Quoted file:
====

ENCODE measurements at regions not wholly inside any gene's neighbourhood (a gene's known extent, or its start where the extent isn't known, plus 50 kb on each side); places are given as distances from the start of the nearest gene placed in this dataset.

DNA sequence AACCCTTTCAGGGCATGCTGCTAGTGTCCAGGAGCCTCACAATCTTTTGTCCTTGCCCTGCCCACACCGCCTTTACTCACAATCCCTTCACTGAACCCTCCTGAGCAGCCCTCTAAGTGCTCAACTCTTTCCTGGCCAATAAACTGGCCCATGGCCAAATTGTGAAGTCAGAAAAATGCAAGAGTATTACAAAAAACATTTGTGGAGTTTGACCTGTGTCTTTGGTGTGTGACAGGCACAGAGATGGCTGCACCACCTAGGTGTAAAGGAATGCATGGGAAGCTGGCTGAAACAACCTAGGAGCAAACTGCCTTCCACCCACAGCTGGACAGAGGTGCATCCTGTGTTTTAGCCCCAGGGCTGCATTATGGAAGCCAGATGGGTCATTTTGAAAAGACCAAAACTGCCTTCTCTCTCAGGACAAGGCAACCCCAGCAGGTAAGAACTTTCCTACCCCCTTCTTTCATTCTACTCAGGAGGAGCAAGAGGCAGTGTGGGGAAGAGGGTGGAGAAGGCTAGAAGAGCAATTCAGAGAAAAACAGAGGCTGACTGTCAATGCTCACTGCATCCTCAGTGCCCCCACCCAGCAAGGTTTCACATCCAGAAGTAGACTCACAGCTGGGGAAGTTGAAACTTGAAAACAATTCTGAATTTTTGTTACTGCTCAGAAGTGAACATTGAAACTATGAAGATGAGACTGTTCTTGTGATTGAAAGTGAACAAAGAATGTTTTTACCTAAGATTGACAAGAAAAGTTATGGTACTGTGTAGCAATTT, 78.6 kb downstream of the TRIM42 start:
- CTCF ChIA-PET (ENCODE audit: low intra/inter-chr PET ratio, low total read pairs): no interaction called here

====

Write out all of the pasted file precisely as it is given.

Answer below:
ENCODE measurements at regions not wholly inside any gene's neighbourhood (a gene's known extent, or its start where the extent isn't known, plus 50 kb on each side); places are given as distances from the start of the nearest gene placed in this dataset.

DNA sequence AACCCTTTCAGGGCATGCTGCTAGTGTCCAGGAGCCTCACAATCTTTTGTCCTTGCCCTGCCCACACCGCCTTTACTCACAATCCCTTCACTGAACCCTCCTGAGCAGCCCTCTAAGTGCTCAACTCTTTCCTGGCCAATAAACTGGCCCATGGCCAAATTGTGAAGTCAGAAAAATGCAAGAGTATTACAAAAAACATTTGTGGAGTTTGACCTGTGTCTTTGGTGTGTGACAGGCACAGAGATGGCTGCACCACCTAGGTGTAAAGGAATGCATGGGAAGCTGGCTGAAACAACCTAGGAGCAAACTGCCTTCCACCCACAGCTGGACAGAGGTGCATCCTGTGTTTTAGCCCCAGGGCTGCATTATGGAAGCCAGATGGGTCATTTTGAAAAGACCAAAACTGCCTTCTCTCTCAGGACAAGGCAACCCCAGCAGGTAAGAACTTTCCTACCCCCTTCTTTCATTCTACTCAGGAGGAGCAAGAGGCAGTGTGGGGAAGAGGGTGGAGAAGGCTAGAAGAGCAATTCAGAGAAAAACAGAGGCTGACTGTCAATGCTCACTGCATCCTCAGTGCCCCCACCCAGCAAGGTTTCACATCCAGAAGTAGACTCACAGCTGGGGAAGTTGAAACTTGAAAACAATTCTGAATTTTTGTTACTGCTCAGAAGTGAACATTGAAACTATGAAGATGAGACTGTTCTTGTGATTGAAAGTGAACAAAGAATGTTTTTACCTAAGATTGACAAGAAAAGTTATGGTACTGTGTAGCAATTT, 78.6 kb downstream of the TRIM42 start:
- CTCF ChIA-PET (ENCODE audit: low intra/inter-chr PET ratio, low total read pairs): no interaction called here